A GILT COPPER ALLOY FIGURE OF MAITREYA KHASA MALLA, 13TH/14TH CENTURY

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Lot 616
A GILT COPPER ALLOY FIGURE OF MAITREYA
KHASA MALLA, 13TH/14TH CENTURY

Sold for US$ 680,075 inc. premium
A GILT COPPER ALLOY FIGURE OF MAITREYA
KHASA MALLA, 13TH/14TH CENTURY
Himalayan Art Resources item no.16802
12 1/2 in. (31.8 cm) high

Footnotes

  • 卡薩馬拉王朝 十三/十四世紀 銅鎏金彌勒菩薩像

    This magnificent gilt bronze sculpture of Maitreya, The Future Buddha, originates from the enigmatic Khasa Malla kingdom, which ruled the Karnali Basin of western Nepal and part of western Tibet between the 12th and 14th centuries. The bronze is quite exceptional, not only for its size, being larger than most identified Khasa Malla bronzes, but also for its clear refinement and beauty.

    Maitreya, whose name derives from the Sanskrit word 'maitri', meaning 'benevolence' or 'loving kindness', is shown seated here in lalitasana—a relaxed posture of ease—one leg folded and the other pendant, while he leans on his left wrist. Despite his languid pose, his toes remain flexed, which is a delightful detail that signals the bodhisattva remains alert from his celestial abode to the suffering of others. With a puckered smile, he raises his right hand in abhaya mudra to reassure his followers. From the sculpture's base rise two exquisitely modeled lotuses in bloom by his shoulders, the left supporting a kundika vase. The vase is an attribute used to identify Maitreya, along with the miniature stupa surmounting his tall chignon.

    Mastering both detail and form, the artist has created a resplendent gilded image with an elegant presence. Draped over the figure's left shoulder is an antelope skin, which is a relatively uncommon iconographic feature for Maitreya in Tibetan art, more often seen in Nepalese and Mongolian sculpture (e.g. HAR 21853, 57205, 61523 & 65413). The deerskin's diminutive size adds a sense of monumentality to the bodhisattva who wears it. Maitreya's smooth, golden skin and shapely physique provide a perfect foil for his jewelry's crisp definition. Lavish silks in the form of a short, pleated dhoti grace his thighs, incised with delicate patterns that attest to the artist's dexterity.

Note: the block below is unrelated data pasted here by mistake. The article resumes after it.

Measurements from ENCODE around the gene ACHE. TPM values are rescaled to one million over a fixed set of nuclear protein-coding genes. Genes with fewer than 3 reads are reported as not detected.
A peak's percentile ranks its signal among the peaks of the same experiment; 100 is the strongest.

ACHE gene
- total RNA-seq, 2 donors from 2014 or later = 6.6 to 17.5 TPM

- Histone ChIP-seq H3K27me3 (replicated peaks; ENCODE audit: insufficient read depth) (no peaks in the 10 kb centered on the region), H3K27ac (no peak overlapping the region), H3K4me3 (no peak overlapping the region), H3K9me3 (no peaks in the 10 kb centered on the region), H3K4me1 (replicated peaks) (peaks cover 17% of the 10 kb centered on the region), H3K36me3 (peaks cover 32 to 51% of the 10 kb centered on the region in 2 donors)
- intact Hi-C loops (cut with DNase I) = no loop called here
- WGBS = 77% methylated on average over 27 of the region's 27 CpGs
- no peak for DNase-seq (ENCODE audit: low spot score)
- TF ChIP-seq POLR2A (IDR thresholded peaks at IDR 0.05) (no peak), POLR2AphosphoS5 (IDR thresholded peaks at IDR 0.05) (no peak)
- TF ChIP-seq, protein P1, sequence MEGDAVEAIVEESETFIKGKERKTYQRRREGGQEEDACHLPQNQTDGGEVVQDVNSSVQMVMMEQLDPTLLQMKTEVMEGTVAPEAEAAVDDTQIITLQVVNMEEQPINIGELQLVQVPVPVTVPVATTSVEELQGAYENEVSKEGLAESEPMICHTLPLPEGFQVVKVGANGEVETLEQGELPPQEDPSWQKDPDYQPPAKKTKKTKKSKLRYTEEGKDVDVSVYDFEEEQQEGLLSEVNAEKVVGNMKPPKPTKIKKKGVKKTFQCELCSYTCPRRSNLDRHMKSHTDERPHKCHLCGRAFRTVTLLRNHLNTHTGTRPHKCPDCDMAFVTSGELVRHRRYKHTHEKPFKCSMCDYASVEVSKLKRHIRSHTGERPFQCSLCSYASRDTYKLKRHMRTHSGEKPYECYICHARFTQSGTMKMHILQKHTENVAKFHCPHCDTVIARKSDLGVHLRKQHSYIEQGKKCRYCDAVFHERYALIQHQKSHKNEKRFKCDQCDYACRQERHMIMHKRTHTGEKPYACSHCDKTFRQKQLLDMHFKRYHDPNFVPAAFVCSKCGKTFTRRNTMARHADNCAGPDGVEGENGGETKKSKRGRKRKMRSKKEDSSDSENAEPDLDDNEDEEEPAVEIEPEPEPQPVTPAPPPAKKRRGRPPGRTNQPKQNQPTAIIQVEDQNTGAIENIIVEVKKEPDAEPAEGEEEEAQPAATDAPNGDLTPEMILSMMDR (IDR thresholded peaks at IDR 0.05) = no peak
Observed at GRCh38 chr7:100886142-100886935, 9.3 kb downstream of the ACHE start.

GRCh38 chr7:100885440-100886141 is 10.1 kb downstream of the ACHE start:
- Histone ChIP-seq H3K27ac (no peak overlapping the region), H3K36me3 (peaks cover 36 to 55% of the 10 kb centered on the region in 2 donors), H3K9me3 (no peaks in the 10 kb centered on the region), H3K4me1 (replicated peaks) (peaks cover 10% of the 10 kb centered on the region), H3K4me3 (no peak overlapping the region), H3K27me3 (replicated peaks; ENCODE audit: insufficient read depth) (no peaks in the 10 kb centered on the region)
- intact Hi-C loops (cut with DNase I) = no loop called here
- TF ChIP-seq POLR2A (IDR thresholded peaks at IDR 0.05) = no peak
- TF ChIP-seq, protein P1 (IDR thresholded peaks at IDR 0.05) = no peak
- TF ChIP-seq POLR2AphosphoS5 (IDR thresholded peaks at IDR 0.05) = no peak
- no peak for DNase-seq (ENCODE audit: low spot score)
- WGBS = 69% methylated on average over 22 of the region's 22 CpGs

Despite the Khasa Malla kingdom being known to western scholars from historical records by the mid-20th century, it was not until 1994 that the first artwork was securely attributed to them. While researching an idiosyncratic gilt bronze goddess in the National Museum of Asian Art, Washington D.C. (1986.23M), Ian Alsop discovered the kingdom being mentioned by name in the inscription (see Alsop, "The Metal Sculpture of the Khasa Malla Kingdom" in Singer & Denwood (eds.), Tibetan Art, Towards a Definition of Style, London, 1997, pp.68-79). Since then a number of paintings and sculptures have been attributed to the Khasa Mallas, whose enthusiastic Buddhist patronage gave rise to a distinctive sculptural tradition of marked quality.

    The art of the Khasa Mallas took inspiration from its neighboring cultures, incorporating stylistic elements from the Kathmandu Valley, West Tibet, and Pala India. As the Khasa Mallas had close contact with the Newars in Kathmandu, influences from the Valley frequently prevail. For example, the present figure's sensuous modeling and broad countenance are characteristic of the famed Newari 'Standing Padmapanis', such as one contemporaneous to the present sculpture, held by the Rubin Museum of Art (C2005.16.8).

    Many stylistic details used to identify Khasa Malla bronzes are not exclusive to the kingdoms' style, but their aggregation generally distinguishes them from other known artistic traditions. One notable Khasa Malla feature absent from the present bronze is a detailing of the figure's knuckles. However, this bronze displays another strong Khasa Malla feature by the manner in which the sash fanning out before the ankles is cast on the base rather than the figure. Other typical characteristics are the base's plain back and large beaded upper rim. In contrast to the Rubin Padmapani (C2005.16.8), the present bronze exhibits the Khasa Malla's predilection for fleshier faces and figures, further pronouncing the auspiciousness of a well-nourished being unencumbered by the harsh realities of mortal existence. Relaxed and awaiting his messianic charge, this perfectly cast apparition of The Future Buddha is a masterpiece of Khasa Malla sculpture.

    Provenance
    Chino Roncoroni
    Private Swiss Collection, acquired from the Paris Art Market, 2009
Contacts
A GILT COPPER ALLOY FIGURE OF MAITREYA KHASA MALLA, 13TH/14TH CENTURY
A GILT COPPER ALLOY FIGURE OF MAITREYA KHASA MALLA, 13TH/14TH CENTURY
A GILT COPPER ALLOY FIGURE OF MAITREYA KHASA MALLA, 13TH/14TH CENTURY
A GILT COPPER ALLOY FIGURE OF MAITREYA KHASA MALLA, 13TH/14TH CENTURY
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